Terry Goldberg Recorded Video Only Days Before her Death
To honor the first anniversary of Terry Goldberg’s death, Compassion & Choices is posting a video Terry recorded in which she and her family urge state lawmakers nationwide to authorize medical aid in dying as an option for terminally ill adults.
Terry suffered from multiple system atrophy (MSA), a rare, rapidly progressing, terminal, neurodegenerative disease that takes away the ability to walk, talk, swallow and breathe. Terry was diagnosed with MSA in May of 2014.
“I would choke and not be able to get my breath; it was really frightening,” Terry says in the video, which is posted below. “The most significant thing to me is it interferes with the normal interaction that I have with my family and my grandchildren. And when the grandkids come over and everybody is on the floor reading a book and playing a game, in my mind, I think I can do that too. But in reality, it’s not going to happen.”
Terry knew that her death was imminent and she wanted to die peacefully at home with her family, not in a hospital room tethered to machines. Medical aid in dying gives terminally ill adults the option to request a doctor’s prescription for medication they can self-ingest to gently die in their sleep, at home and end unbearable suffering in the last months, weeks or days of life.
Unfortunately, Terry’s home state of Arizona does not authorize medical aid in dying. As a result, she chose to voluntarily stop eating and drinking (VSED) with palliative support to shorten her dying process.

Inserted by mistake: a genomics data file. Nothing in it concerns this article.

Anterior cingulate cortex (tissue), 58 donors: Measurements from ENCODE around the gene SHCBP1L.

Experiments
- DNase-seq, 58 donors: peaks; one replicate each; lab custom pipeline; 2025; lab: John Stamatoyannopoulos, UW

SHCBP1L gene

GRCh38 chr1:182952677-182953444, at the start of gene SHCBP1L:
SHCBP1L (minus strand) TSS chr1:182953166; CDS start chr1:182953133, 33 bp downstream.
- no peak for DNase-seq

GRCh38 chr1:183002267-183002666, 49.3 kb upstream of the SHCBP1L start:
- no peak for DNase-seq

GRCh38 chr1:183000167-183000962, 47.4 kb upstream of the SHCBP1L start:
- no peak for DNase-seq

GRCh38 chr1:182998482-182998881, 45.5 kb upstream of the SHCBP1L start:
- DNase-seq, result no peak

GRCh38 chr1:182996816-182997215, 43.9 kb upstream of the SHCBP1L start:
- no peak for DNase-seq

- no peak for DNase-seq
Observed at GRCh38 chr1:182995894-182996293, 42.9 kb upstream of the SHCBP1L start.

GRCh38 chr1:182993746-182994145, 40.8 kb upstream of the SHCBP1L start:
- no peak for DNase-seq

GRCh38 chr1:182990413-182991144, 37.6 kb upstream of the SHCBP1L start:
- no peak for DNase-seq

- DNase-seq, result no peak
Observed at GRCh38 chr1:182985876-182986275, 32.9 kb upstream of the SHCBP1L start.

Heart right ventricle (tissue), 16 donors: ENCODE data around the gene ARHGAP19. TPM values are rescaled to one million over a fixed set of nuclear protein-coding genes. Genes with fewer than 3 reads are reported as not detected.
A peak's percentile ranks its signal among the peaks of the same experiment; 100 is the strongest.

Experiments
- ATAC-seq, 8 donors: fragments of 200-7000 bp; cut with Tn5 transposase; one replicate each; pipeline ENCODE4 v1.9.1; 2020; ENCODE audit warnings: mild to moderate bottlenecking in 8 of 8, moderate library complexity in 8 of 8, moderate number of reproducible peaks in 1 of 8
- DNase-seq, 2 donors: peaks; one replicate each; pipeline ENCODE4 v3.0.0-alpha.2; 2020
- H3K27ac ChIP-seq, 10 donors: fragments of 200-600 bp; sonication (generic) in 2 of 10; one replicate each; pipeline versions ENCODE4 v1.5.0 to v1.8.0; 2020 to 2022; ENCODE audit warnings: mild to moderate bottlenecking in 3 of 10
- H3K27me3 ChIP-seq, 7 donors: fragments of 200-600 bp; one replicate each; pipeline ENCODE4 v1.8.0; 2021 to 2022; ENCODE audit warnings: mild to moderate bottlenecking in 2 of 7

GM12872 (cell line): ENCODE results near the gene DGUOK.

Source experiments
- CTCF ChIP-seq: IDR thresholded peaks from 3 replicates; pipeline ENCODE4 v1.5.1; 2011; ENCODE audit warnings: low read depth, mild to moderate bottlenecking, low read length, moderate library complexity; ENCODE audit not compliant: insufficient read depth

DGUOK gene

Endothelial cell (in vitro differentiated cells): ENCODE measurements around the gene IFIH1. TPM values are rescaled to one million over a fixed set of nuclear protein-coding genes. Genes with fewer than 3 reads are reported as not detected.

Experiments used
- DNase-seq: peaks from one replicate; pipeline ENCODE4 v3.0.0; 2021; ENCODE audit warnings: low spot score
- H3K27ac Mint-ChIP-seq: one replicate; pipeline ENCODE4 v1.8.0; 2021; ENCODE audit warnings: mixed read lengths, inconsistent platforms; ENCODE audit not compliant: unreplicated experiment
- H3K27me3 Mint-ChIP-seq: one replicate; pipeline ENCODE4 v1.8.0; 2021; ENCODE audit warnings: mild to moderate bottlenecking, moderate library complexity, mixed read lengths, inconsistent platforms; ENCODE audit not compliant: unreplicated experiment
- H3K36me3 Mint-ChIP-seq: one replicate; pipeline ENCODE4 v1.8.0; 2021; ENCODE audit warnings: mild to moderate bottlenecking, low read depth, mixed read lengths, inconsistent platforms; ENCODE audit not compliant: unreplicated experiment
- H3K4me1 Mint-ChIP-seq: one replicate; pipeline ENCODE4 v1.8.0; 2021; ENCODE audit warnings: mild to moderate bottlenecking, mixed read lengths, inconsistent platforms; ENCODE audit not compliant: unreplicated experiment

“I would never, ever leave this earth unless I was in a situation like I am,” Terry says in the video. “But it’s taking me only one direction, and such a frustrating, painful, continuous ordeal. That is a deal breaker for me.”
Terry’s family supported her decision to voluntarily stop eating and drinking with palliative support so she could end her unbearable suffering, even though the process took a few days.
“If you were diagnosed with a disease and told that, I mean, it was a terminal illness, where you knew that every day was going to be worse than the day before, and that most likely you would die from choking, how can you judge someone for wanting to die peacefully instead of a violent horrible death?” says Terry’s daughter, Lauren Cain, in the video.
“I can’t believe that there is any justification to go through this kind of pain, knowing the final result, and not being able to have some kind of control,” says Terry’s husband, Lance Goldberg, in the video. “So ending one’s life as a choice versus suffering I think is right in tune with our beliefs.”
A longtime kindergarten teacher, Terry wanted her last lesson to be teaching others about her end-of-life experience. Terry bravely declined her pain and other medications so she could be conscious and coherent before she recorded the video only a few days before she died. People with MSA often die from respiratory problems.
“And when I asked to have some control, and it was granted to be that way, and made a huge difference immediately in my psychological comfort, still never knowing or thinking I would do this act,” Terry says in the video. “But it just gave me the opportunity to know that I had an out before I was frightened into such a fear factor.”
Terry died on Feb. 19, 2015, at home surrounded by her family, as she wished. But Terry could have died more peacefully had she had the benefit of medical aid in dying.
“And if we knew that she had that option to be able to be guided through that process, it would have given us so much more peace,” says Terry’s other daughter, Leigh Suskin, in the video.
The full transcript of this video is available here.